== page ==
Savings for all systems

Kelvin Stevens, ADEY’s Managing Director, comments: “The cost of heating housing stock is hugely expensive and it’s great to see forward-thinking housing associations like Freebridge, embracing new technologies to save money.

“However, for many different reasons, others are unable to make that investment but they could still experience similar benefits and cost-savings by ensuring a comprehensive central heating maintenance programme is in place.”

    To deliver maximum results, ADEY developed its award-winning four-step best practice approach to heating system maintenance that places magnetic filtration technology at its heart:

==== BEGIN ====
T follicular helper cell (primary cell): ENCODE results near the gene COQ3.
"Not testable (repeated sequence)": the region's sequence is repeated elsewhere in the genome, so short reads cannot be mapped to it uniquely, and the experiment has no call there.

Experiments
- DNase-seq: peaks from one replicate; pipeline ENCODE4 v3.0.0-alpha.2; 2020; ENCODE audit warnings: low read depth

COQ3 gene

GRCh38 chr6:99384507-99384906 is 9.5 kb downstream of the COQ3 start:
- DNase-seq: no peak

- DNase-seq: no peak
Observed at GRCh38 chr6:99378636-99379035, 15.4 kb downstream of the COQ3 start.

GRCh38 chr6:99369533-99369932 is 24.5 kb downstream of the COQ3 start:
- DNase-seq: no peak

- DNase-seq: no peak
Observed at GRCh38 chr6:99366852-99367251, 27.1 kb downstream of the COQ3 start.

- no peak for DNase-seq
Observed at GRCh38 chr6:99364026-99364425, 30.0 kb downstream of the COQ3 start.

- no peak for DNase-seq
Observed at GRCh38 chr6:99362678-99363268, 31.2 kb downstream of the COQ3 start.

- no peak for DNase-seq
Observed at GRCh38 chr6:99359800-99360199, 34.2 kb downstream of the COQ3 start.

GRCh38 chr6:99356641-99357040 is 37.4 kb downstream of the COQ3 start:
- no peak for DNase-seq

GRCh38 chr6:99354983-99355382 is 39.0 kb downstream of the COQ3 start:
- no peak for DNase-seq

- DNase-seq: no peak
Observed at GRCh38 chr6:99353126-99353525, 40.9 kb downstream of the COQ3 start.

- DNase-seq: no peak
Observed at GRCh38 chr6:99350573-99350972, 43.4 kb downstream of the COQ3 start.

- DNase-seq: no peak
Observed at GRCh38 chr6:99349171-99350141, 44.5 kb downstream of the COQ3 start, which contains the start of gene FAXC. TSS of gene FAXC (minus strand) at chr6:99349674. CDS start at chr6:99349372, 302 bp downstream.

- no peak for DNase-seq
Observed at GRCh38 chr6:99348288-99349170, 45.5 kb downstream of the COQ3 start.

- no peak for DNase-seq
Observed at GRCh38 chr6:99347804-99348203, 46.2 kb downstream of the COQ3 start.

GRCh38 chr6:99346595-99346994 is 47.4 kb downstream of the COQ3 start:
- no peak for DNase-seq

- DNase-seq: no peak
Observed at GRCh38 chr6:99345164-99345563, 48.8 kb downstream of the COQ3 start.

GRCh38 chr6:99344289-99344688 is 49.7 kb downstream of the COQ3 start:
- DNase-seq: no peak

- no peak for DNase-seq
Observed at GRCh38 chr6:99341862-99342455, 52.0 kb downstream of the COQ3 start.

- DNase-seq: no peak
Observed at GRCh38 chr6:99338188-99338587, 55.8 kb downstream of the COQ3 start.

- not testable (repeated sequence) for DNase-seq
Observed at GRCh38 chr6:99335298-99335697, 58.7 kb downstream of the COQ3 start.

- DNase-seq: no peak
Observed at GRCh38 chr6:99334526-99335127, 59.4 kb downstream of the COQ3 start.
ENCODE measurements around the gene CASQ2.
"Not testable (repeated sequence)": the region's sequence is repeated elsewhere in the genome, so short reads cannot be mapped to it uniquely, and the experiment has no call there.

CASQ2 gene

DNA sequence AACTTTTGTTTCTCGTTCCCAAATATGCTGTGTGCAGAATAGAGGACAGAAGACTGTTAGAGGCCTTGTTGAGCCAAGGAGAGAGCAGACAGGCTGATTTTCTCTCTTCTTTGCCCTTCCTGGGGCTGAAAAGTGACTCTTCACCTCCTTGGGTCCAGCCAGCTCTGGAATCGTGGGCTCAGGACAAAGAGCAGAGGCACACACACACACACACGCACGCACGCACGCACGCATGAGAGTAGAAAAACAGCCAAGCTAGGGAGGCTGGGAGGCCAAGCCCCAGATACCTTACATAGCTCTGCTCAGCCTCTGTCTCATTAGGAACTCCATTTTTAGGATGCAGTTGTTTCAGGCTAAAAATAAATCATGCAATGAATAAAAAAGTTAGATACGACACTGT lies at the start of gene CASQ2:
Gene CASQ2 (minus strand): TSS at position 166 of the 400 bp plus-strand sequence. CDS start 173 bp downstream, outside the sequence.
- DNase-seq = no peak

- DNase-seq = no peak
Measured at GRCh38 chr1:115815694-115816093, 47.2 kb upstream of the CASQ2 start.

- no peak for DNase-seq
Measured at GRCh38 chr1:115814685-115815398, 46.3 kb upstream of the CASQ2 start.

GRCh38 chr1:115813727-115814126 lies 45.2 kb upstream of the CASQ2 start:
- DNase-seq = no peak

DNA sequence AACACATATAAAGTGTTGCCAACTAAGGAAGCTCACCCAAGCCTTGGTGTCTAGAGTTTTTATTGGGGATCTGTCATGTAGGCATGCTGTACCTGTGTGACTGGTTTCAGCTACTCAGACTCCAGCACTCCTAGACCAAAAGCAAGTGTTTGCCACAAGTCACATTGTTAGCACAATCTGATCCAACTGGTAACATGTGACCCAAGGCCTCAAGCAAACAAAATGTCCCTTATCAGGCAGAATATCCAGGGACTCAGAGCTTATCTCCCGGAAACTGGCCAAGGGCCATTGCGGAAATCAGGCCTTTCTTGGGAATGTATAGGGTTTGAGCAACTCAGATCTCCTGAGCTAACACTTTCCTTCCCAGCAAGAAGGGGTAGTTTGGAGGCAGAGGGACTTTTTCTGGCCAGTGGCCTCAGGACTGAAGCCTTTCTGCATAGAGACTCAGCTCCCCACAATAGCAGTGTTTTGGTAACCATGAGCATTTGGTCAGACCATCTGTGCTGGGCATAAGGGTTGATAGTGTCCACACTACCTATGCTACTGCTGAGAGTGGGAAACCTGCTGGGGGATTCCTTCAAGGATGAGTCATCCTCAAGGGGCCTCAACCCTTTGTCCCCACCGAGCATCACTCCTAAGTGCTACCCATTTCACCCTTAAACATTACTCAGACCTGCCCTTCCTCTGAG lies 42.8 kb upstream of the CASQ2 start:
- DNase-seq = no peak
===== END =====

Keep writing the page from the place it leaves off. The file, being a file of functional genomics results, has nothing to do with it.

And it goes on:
• Clean – introduce a good quality chemical cleaner to the heating system
    • Flush – thoroughly flush the system to remove sludge and debris
    • Maintain – install an effective magnetic filter to prevent sludge build-up – service annually in line with annual boiler service
    • Protect – dose the system with a good chemical protector and top up annually “Using our proven filters could reduce an authority’s maintenance call-outs by up to 37%, and save tenants 6% on heating bills year on year. However, the key to achieving these results is to fully understand the effectiveness of the products being used as part of a best practice approach to maintenance,” explains Stevens.

    “In the ten years since ADEY invented magnetic filtration, many competitor products have entered the market, but there are big differences between them all so authorities need to do their homework and make sure they invest in effective maintenance and system protection. The same principle should be applied to chemicals as a key part of best practice and, as a minimum, authorities should look to use only those that achieve the BuildCert standard.”